Confluence wikis are also not limited to a specific academic term. Faculty can create a Confluence wiki where students over several years can all add knowledge to the same wiki space. This can serve as a record of what students were learning about and focusing on during a specific term.
Confluence wikis created specifically for classes do keep track of what students are enrolled in the class. Currently enrolled students will enjoy the ability to create and edit pages within Confluence, and enrollment information is updated once daily. Students who withdraw from the course will lose their access privileges to the wiki, but any content they have added will be retained.
Furthermore, with a Confluence space (a specific site within Confluence), individual pages can be restricted to editing by certain users, while remaining open for all in the course to view. For example, if a group of students is assigned a topic, a new page for the topic can be created and only that group of students given access to edit the page. All other students can be given permission to continue to see the page, but they won’t be able to make changes.
The look and feel of Confluence is also similar to other wikis, and with options to add page sections and split individual sections into columns, Confluence provides more page formatting options than Blackboard, although it is easier to add multimedia content within the Blackboard Wiki. Confluence can also create a dynamic table of contents for individual Confluence pages to assist with navigation if the page includes a large amount of content.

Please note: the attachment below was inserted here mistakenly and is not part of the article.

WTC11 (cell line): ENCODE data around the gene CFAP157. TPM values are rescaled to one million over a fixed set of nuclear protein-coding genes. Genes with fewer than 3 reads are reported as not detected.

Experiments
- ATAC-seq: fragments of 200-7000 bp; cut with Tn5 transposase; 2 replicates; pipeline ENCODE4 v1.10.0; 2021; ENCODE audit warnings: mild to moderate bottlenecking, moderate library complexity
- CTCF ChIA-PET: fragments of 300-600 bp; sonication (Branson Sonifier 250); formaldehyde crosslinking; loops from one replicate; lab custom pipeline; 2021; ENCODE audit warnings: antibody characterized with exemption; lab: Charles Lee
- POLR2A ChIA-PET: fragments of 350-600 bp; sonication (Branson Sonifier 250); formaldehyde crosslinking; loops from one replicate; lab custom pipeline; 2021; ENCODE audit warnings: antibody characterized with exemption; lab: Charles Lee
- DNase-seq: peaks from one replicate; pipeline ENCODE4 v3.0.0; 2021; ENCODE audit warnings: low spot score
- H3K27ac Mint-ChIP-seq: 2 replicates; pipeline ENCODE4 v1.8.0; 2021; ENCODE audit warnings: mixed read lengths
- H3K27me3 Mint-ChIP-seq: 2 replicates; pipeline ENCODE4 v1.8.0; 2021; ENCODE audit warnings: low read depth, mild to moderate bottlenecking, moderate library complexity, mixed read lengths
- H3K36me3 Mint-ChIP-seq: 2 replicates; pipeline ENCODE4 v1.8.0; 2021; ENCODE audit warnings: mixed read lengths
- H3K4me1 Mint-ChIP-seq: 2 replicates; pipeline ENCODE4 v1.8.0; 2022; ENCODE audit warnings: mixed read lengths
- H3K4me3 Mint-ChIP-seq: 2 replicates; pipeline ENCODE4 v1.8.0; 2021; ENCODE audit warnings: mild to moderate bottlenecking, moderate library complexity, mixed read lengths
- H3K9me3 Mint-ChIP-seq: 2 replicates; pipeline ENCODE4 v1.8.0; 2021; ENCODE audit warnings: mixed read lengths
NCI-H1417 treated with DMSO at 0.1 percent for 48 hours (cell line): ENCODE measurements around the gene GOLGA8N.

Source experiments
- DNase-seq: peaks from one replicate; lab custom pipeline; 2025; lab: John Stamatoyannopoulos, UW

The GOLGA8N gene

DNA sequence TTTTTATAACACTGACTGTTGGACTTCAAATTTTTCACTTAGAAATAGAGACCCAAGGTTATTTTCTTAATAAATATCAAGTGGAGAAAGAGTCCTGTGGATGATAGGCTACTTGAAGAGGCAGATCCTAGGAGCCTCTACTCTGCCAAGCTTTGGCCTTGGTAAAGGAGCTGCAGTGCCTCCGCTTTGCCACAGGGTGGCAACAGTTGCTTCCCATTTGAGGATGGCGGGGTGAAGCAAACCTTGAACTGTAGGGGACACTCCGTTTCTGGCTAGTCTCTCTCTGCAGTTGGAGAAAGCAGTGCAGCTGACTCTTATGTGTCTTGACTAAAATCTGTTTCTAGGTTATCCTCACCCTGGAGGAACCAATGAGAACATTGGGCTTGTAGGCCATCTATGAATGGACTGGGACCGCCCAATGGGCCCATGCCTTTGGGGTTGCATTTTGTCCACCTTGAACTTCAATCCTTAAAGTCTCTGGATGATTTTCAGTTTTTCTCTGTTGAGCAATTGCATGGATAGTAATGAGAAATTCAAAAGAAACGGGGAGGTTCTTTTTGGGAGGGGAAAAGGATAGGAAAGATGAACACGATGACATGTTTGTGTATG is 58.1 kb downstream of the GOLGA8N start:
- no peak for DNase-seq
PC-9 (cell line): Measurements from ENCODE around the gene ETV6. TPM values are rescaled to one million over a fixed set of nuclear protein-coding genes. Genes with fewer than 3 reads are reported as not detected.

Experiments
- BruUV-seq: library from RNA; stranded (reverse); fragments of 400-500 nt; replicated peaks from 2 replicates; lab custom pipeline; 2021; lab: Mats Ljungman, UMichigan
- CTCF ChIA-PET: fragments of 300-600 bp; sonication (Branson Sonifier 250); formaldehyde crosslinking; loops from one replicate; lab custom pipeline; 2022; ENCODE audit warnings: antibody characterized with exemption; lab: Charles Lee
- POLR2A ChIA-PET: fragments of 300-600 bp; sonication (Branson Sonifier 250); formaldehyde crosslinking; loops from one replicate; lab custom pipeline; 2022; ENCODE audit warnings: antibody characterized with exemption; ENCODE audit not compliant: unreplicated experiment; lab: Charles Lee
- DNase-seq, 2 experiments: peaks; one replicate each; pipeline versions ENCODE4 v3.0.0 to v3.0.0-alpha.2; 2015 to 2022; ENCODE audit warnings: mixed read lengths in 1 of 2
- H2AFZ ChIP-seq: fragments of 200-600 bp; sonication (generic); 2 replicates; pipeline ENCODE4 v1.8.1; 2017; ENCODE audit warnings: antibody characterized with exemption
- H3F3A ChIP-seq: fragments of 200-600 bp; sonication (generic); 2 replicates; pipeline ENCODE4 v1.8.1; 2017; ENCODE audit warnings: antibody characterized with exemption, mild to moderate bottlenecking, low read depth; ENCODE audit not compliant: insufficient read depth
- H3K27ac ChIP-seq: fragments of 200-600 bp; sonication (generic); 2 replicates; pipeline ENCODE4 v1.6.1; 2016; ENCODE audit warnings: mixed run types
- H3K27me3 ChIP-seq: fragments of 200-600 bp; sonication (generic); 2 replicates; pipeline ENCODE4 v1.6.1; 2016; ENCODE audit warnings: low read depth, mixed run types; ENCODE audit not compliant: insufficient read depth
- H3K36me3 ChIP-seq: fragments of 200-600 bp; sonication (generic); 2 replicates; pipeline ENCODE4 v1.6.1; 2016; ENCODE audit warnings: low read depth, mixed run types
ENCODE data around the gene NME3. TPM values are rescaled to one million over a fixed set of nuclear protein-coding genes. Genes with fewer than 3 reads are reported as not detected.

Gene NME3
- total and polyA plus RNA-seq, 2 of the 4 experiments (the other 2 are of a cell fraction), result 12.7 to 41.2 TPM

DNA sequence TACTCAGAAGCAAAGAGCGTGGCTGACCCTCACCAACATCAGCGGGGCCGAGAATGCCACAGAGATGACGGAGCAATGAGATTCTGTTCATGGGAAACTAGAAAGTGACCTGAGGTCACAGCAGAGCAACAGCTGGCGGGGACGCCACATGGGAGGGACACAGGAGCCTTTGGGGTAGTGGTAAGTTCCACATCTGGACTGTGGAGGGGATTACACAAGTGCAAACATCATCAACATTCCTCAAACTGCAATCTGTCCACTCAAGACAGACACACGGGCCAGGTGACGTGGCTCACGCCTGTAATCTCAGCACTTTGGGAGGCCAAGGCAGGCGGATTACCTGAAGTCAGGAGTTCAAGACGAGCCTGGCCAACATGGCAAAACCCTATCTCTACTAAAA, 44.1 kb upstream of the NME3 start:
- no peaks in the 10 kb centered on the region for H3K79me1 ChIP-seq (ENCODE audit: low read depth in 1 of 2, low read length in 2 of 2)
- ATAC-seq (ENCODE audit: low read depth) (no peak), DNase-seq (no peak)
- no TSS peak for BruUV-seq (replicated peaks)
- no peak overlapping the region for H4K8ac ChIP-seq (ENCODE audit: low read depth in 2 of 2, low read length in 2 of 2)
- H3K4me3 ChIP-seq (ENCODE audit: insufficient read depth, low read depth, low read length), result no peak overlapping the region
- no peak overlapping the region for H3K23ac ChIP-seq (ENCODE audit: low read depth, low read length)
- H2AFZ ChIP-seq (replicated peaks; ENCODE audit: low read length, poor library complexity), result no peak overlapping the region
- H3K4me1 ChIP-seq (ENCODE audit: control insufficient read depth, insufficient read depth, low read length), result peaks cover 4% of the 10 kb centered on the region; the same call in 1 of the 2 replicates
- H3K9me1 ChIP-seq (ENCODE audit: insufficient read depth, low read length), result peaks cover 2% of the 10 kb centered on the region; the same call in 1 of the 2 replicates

One final advantage that the Confluence wiki has over the Blackboard Wiki is the ability to create a hierarchy of pages. Each space has a main page, but a tree of pages can be built from the main page, allowing for the creation of a series of child pages that exist in the hierarchy directly under the main page, and then each child page can have a series of sub-pages branching off of it. In the Blackboard Wiki, while there is a main page, there is no ability to create a hierarchy of pages.
The Blackboard Wiki does enjoy two advantages over the Confluence Wiki. First, the Blackboard Wiki is located within a course, so there is no need for a student to go to another website to complete assignments. The second advantage is that wikis in Blackboard can be integrated with the Grade Center, so grading of wiki assignments can be done completely within Blackboard Learn.
If you are interested in using the Confluence Wiki for your course, you can learn more about Confluence at http://www.itap.purdue.edu/learning/tools/confluence, and you can set up a space in Confluence automatically by going to the self-service application located at http://www.purdue.edu/apps/Confluence. If you would like to receive training for you and/or your students, please contact us at email@example.com.
Several students on Purdue’s campus use Kurzweil 3000 and Read & Write Gold on their own computers, either Windows or Macintosh. These programs require connection to a server on Purdue’s campus to work. This connection is easy to make
on campus through PAL (Purdue Air Link). There is one more step to the process when using either Kurzweil 3000 or Read & Write Gold from off campus. Users must launch VPN (Virtual Private Networking) before launching either Kurzweil
3000 or Read & Write Gold. Information on using VPN can be found at http://webvpn.purdue.edu. Technical assistance with using VPN can be found at the ITaP Customer Service Center (http://www.itap.purdue.edu/help/).